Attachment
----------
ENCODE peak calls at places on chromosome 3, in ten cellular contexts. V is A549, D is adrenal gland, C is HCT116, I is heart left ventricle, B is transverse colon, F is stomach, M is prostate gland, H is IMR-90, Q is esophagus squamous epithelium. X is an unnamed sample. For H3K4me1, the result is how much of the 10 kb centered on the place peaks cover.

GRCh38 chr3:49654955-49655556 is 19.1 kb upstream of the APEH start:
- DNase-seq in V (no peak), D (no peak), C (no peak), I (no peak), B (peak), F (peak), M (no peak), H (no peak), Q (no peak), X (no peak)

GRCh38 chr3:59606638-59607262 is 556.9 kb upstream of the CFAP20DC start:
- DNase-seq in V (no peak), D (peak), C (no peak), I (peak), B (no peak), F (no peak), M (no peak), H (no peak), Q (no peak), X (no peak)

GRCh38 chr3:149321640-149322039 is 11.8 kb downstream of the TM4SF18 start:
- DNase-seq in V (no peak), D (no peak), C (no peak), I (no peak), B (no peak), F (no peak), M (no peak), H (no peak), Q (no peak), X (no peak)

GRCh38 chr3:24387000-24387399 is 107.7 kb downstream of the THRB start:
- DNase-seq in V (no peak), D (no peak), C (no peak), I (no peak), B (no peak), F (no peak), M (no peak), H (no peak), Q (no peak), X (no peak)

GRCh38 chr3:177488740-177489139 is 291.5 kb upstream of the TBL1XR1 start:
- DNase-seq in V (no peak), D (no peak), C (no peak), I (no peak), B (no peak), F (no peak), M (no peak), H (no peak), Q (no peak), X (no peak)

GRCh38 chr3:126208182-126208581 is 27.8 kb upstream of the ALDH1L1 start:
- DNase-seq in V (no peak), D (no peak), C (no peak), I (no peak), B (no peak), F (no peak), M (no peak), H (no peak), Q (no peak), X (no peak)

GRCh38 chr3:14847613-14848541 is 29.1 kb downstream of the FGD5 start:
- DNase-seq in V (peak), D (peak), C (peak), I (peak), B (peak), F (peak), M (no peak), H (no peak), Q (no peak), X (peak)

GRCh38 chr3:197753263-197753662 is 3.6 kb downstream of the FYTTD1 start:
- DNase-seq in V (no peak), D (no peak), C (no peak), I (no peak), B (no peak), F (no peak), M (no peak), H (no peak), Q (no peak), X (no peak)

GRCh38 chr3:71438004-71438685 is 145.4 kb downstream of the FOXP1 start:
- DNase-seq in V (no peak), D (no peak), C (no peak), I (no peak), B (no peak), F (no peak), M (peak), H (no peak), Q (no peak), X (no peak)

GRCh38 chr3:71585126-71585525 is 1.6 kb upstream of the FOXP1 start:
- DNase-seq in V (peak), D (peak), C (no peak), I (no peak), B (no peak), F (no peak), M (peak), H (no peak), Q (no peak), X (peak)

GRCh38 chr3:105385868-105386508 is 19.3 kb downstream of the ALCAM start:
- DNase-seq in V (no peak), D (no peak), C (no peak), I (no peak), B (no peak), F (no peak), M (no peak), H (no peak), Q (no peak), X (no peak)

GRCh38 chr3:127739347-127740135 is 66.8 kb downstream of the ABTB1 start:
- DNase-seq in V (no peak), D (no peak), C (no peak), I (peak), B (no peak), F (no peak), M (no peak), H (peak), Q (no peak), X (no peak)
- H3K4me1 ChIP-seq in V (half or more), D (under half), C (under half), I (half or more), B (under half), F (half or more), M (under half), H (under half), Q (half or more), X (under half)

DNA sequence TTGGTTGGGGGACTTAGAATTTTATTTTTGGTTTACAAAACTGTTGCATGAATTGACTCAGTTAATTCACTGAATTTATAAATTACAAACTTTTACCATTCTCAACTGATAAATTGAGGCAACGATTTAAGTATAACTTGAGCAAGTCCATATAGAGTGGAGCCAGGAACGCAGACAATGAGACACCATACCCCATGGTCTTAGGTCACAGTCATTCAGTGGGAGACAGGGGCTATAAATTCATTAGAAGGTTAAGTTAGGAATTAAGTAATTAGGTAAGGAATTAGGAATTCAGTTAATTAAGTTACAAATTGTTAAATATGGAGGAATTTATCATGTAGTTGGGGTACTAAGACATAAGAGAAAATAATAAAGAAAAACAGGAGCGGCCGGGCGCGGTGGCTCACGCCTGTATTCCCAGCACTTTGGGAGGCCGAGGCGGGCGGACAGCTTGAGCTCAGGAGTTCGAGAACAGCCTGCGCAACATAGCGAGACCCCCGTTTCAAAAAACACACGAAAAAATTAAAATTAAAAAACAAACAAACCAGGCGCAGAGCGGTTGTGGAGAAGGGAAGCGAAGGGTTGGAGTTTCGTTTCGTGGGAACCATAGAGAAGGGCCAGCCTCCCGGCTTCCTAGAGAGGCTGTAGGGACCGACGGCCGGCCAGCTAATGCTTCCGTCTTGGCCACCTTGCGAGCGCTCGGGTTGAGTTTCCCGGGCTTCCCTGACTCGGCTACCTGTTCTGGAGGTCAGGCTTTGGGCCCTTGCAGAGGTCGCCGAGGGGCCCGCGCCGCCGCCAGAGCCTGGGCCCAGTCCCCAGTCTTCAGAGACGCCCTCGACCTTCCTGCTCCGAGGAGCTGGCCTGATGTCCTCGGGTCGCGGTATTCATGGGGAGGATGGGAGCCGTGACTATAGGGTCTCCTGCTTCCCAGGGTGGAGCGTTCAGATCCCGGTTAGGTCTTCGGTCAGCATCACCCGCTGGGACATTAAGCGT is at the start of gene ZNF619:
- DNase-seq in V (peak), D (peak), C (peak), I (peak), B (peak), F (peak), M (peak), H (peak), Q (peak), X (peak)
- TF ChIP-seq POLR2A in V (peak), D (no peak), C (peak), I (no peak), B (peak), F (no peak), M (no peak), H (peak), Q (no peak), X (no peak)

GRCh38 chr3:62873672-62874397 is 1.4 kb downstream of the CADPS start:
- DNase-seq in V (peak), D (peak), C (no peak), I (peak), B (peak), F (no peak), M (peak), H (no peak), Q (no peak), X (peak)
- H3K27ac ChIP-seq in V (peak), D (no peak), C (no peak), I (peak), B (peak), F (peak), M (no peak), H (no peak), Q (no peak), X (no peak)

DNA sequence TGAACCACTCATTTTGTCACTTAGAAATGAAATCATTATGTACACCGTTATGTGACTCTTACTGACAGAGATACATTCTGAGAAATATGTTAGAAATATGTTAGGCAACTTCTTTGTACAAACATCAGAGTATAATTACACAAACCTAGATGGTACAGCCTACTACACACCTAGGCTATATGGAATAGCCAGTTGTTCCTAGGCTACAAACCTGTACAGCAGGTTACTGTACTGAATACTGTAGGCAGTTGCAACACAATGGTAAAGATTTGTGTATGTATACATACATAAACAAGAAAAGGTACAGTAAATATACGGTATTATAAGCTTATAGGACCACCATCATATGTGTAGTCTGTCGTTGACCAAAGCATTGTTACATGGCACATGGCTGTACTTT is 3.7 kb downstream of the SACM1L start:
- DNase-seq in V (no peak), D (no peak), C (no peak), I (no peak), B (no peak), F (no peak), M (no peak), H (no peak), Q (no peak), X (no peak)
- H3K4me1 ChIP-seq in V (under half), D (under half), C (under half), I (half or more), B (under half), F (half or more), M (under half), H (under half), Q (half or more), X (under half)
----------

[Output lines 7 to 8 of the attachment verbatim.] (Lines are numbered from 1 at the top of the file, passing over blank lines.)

- DNase-seq in V (no peak), D (no peak), C (no peak), I (no peak), B (no peak), F (no peak), M (no peak), H (no peak), Q (no peak), X (no peak)

GRCh38 chr3:24387000-24387399 is 107.7 kb downstream of the THRB start: